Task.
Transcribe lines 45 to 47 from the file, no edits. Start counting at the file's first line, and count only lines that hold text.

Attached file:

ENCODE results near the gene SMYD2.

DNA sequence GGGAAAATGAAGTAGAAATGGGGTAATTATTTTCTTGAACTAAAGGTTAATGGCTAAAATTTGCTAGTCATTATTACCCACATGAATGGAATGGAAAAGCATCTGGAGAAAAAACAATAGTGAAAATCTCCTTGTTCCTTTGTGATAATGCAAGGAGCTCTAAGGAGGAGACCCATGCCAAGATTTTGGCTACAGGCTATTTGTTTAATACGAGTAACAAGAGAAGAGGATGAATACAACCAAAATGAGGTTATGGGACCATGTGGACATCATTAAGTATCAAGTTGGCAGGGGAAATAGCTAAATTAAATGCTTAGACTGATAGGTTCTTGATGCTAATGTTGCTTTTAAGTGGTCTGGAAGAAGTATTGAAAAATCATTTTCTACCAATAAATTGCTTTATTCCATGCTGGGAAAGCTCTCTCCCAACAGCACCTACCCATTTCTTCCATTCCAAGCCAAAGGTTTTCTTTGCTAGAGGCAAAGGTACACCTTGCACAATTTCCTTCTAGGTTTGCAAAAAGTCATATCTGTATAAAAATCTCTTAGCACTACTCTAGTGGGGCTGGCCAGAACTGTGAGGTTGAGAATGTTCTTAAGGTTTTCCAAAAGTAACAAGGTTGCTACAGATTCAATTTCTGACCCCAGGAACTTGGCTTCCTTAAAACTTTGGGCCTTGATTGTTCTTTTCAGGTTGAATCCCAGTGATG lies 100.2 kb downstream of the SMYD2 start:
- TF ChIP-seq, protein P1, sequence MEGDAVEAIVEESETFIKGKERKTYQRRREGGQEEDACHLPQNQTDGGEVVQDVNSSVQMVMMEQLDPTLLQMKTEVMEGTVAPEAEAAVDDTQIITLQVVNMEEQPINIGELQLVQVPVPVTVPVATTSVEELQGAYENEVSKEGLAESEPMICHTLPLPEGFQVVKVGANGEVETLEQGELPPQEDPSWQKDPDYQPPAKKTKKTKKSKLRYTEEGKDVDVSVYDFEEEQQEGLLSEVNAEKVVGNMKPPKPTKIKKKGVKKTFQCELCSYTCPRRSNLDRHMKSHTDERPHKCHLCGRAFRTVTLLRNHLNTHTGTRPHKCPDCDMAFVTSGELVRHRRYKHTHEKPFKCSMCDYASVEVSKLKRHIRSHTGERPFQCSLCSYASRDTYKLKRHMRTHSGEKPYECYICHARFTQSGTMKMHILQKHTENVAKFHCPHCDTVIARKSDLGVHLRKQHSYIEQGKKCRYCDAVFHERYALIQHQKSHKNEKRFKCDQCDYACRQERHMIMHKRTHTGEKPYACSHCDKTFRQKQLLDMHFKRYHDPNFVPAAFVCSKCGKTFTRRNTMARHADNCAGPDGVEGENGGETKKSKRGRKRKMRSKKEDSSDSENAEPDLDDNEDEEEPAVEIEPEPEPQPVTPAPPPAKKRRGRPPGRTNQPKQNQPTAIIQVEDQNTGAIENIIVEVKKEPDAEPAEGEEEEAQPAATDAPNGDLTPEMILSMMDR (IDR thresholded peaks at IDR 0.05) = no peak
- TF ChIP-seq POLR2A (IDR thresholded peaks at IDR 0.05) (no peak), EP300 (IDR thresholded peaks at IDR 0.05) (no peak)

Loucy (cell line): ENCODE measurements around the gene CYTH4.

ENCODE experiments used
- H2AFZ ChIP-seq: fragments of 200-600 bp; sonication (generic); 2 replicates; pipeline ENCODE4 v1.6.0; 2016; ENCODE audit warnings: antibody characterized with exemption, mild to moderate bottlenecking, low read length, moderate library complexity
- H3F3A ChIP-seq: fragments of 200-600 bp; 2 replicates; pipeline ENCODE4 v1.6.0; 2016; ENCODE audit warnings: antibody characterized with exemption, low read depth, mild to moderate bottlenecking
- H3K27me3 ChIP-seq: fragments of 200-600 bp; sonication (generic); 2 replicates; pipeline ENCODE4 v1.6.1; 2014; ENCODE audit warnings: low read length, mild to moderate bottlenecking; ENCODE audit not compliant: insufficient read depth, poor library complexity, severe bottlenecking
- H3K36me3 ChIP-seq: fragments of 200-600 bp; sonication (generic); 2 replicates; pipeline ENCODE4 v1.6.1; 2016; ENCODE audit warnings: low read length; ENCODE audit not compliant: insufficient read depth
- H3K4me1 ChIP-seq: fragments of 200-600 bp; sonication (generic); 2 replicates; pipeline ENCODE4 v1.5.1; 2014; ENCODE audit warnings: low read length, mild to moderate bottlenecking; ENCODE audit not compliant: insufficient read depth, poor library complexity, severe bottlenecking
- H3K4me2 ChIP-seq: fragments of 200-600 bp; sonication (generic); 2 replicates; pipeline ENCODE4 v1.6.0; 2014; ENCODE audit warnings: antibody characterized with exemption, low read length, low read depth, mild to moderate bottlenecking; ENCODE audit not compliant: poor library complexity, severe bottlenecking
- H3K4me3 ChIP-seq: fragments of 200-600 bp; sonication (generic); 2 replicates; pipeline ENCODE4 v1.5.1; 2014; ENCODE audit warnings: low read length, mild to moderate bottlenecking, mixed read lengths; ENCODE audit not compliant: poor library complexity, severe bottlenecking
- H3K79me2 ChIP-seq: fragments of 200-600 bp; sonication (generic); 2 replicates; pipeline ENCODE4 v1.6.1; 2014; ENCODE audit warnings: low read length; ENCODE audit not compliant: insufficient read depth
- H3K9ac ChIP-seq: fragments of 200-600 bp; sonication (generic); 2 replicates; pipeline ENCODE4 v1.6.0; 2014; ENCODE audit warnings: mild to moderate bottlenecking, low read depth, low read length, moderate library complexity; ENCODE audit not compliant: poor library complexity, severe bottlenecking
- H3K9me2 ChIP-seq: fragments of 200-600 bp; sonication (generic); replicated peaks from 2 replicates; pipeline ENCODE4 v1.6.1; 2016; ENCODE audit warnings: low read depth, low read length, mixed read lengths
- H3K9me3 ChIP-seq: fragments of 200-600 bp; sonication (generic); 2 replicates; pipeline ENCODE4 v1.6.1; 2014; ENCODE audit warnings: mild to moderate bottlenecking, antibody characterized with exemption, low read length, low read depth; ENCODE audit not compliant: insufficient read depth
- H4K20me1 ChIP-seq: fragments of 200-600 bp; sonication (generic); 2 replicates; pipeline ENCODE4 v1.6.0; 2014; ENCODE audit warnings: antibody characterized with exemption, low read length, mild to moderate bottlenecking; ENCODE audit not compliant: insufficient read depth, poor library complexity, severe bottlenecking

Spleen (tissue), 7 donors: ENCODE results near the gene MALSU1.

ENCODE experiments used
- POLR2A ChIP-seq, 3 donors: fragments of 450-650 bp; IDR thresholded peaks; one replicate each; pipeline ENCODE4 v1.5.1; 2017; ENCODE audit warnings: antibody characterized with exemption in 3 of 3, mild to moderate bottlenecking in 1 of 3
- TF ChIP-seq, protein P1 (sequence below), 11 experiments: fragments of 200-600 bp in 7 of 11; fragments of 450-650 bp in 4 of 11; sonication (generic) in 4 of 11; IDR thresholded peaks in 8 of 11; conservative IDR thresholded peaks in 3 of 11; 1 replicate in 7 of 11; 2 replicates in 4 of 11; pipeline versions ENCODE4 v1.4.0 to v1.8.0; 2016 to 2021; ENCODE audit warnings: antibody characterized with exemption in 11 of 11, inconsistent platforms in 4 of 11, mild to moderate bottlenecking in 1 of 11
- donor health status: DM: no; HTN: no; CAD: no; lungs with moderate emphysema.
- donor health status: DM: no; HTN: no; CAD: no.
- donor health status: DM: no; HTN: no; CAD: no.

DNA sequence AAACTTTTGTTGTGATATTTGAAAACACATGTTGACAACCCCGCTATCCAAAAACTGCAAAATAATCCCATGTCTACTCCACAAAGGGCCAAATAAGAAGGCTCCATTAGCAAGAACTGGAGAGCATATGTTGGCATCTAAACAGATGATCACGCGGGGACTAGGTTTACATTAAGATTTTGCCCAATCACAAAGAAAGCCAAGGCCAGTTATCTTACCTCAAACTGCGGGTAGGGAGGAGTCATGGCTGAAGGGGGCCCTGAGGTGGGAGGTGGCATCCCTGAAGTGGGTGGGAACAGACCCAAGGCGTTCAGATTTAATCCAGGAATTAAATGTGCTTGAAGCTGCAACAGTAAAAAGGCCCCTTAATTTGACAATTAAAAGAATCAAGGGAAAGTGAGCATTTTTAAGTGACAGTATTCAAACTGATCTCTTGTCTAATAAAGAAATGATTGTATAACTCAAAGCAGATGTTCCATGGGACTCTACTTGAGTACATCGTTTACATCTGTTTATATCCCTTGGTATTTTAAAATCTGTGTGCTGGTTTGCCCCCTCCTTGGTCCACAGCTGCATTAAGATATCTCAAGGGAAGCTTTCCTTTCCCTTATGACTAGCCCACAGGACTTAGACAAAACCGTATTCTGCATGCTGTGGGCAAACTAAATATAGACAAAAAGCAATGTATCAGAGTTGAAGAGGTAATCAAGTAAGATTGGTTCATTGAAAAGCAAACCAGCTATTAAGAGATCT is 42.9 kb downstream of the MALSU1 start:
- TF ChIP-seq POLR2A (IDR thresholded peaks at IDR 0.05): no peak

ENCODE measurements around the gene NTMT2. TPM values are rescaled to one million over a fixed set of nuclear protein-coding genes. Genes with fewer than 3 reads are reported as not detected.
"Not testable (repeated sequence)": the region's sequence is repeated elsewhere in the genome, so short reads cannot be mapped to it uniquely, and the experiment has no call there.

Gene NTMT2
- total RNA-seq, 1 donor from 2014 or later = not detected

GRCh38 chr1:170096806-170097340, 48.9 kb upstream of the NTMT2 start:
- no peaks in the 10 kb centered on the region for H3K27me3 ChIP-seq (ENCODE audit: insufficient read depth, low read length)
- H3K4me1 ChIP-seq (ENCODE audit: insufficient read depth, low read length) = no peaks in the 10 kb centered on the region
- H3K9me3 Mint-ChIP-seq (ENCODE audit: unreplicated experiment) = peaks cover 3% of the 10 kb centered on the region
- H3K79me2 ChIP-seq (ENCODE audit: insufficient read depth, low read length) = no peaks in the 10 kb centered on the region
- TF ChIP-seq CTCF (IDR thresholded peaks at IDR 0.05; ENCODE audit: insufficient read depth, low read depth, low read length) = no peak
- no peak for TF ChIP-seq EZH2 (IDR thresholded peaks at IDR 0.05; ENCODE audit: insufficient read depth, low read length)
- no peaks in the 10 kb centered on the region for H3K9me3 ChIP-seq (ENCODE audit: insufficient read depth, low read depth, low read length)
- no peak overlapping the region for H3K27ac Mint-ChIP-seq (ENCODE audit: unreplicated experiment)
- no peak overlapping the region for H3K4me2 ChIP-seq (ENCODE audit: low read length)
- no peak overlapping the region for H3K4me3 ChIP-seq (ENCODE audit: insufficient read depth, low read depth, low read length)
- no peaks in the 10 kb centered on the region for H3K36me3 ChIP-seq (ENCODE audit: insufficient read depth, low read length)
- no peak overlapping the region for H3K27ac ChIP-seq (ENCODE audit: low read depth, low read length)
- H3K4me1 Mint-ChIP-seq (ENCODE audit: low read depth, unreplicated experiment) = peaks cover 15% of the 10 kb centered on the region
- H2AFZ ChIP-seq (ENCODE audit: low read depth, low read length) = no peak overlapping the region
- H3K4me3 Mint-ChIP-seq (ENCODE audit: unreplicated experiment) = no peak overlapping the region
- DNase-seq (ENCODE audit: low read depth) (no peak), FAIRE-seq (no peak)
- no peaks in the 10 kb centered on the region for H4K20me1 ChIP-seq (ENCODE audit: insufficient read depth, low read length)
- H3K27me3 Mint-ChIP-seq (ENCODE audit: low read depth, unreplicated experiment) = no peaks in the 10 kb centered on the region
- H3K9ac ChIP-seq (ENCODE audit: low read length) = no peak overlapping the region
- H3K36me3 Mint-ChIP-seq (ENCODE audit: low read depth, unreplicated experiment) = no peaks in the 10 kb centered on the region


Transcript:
- H3K4me1 Mint-ChIP-seq (ENCODE audit: low read depth, unreplicated experiment) = peaks cover 15% of the 10 kb centered on the region
- H2AFZ ChIP-seq (ENCODE audit: low read depth, low read length) = no peak overlapping the region
- H3K4me3 Mint-ChIP-seq (ENCODE audit: unreplicated experiment) = no peak overlapping the region